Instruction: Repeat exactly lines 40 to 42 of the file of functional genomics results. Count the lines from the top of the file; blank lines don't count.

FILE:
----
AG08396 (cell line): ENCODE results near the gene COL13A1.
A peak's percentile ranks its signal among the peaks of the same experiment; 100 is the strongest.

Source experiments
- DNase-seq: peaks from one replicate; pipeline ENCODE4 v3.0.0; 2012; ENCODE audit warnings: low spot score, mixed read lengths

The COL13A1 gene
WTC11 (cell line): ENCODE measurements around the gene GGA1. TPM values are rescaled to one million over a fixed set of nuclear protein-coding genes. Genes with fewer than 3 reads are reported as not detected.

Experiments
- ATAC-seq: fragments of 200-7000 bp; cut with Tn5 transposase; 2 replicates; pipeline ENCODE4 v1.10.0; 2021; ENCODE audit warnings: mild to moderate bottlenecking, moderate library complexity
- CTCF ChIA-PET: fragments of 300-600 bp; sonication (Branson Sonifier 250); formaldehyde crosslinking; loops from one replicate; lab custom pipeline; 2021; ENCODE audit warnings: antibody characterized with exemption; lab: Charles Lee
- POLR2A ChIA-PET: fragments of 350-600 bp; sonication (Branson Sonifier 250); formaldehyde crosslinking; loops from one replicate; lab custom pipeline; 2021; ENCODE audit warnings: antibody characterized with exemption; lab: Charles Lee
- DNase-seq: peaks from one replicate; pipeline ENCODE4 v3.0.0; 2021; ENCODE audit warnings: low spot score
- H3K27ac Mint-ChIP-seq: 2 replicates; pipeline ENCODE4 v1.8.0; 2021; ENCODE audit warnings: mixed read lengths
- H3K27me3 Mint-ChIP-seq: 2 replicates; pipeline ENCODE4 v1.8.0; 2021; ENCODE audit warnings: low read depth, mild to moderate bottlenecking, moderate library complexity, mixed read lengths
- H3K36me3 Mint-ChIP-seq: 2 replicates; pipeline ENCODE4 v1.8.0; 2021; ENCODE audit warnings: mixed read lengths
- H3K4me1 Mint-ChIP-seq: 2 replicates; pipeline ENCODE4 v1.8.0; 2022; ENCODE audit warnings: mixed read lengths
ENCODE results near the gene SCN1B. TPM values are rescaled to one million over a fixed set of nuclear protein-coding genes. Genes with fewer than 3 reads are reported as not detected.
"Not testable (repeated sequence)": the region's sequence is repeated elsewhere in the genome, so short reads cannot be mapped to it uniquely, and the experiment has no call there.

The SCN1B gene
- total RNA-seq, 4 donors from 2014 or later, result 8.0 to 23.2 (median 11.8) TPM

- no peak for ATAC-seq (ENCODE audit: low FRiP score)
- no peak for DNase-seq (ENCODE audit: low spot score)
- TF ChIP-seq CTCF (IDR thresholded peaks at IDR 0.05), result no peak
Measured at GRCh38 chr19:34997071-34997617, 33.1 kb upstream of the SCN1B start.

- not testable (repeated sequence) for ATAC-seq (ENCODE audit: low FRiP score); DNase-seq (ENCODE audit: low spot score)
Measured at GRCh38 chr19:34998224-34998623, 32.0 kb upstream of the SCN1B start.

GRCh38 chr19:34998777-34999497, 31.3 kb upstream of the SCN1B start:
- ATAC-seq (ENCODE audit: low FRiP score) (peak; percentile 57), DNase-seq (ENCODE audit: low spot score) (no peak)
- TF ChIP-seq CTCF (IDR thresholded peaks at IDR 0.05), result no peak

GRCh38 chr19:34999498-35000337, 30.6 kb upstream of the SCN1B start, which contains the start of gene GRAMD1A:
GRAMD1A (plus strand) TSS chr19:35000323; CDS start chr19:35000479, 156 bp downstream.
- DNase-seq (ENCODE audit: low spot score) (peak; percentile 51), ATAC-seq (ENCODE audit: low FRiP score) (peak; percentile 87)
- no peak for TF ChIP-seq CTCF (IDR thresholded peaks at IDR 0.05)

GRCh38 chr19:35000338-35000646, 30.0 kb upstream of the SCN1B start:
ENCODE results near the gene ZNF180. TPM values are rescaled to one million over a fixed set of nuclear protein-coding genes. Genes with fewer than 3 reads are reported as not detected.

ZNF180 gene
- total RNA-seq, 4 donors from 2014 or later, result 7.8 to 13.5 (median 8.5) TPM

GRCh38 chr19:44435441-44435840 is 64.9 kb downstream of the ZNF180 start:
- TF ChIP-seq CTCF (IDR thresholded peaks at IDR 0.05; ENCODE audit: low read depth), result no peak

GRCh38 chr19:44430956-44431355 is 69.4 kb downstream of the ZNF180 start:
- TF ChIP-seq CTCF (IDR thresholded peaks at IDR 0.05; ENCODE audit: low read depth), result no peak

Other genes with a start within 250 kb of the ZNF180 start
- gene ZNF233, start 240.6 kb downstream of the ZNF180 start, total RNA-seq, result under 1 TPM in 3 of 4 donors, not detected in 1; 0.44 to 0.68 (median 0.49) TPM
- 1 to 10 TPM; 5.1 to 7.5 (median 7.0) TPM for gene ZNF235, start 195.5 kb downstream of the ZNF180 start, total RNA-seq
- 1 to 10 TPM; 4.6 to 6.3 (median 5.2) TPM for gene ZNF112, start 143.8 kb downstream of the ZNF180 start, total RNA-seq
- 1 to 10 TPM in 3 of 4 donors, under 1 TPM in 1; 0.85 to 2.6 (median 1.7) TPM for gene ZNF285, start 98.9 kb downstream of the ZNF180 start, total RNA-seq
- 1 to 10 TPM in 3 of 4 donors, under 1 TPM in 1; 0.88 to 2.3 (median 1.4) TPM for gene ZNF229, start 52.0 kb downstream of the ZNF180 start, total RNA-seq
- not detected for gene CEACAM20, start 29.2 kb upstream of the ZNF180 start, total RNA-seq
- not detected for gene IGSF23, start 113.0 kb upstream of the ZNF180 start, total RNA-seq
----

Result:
- TF ChIP-seq CTCF (IDR thresholded peaks at IDR 0.05; ENCODE audit: low read depth), result no peak

Other genes with a start within 250 kb of the ZNF180 start
- gene ZNF233, start 240.6 kb downstream of the ZNF180 start, total RNA-seq, result under 1 TPM in 3 of 4 donors, not detected in 1; 0.44 to 0.68 (median 0.49) TPM